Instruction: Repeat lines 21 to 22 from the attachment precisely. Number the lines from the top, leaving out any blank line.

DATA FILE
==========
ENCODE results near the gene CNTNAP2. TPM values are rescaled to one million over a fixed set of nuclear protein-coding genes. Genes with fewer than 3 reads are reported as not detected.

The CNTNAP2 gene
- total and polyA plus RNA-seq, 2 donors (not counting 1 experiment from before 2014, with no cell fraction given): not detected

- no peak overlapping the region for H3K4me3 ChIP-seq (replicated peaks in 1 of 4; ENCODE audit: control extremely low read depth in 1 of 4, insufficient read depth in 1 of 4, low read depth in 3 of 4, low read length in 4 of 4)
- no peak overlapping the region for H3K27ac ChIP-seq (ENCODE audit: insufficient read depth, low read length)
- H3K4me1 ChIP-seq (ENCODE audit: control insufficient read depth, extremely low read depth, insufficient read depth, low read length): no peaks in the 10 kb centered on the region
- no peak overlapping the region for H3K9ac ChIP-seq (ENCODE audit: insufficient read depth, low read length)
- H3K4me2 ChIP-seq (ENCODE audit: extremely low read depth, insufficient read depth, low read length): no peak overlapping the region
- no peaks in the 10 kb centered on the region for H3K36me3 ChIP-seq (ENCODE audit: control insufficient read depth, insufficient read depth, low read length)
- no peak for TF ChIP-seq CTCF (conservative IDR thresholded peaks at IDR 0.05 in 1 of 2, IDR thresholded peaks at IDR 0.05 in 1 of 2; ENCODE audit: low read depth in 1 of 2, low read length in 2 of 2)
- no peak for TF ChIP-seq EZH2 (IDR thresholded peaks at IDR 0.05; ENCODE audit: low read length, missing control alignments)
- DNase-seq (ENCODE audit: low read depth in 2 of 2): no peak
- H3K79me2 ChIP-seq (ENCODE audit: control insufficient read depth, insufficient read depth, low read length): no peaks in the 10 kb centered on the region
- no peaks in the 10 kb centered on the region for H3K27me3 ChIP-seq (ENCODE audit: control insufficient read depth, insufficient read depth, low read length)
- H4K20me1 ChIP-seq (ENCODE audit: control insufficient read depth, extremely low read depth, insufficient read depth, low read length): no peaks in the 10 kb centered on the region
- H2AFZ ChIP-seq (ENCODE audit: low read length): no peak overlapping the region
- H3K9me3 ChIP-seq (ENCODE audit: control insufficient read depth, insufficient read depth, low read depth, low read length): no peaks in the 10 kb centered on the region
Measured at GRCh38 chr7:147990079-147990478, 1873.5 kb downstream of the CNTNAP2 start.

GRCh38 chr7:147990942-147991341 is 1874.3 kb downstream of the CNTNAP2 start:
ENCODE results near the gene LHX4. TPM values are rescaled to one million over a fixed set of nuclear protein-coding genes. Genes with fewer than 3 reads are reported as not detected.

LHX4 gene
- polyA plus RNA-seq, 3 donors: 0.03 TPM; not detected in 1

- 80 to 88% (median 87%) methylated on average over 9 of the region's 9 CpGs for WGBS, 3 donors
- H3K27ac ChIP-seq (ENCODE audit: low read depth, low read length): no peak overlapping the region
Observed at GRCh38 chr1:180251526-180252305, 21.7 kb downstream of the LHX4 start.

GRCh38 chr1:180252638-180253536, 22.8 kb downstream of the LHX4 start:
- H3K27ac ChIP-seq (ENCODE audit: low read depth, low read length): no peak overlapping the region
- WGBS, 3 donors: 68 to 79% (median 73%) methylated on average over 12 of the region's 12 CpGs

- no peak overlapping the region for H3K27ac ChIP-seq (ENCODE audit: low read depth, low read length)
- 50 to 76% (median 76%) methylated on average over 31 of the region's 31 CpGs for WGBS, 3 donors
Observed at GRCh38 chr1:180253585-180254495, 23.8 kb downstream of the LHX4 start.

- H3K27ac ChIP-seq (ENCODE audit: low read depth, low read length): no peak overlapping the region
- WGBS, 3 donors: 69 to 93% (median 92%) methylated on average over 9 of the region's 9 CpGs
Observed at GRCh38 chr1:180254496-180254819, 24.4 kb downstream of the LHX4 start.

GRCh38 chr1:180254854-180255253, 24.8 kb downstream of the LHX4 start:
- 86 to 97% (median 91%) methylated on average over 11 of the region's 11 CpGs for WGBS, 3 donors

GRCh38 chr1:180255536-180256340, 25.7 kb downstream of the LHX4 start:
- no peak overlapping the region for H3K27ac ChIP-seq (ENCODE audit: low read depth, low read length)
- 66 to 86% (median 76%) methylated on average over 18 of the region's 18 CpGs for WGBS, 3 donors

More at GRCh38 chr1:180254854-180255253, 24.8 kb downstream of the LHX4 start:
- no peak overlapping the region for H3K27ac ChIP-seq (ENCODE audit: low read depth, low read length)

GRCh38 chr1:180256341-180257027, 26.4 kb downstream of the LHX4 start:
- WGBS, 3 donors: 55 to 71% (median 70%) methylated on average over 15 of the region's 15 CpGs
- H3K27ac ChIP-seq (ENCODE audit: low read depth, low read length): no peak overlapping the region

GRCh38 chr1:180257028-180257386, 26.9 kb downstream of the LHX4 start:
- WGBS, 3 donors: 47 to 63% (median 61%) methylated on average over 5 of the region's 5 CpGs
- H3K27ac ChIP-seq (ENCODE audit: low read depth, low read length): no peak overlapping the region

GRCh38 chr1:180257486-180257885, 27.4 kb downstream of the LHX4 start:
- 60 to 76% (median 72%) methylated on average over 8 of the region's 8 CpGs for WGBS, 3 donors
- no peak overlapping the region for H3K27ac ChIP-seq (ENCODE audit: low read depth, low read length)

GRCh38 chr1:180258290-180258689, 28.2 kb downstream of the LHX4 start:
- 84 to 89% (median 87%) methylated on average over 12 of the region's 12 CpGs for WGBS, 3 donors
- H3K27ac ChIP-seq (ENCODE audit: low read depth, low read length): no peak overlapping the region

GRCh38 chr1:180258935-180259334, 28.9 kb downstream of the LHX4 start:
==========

LHX4 gene
- polyA plus RNA-seq, 3 donors: 0.03 TPM; not detected in 1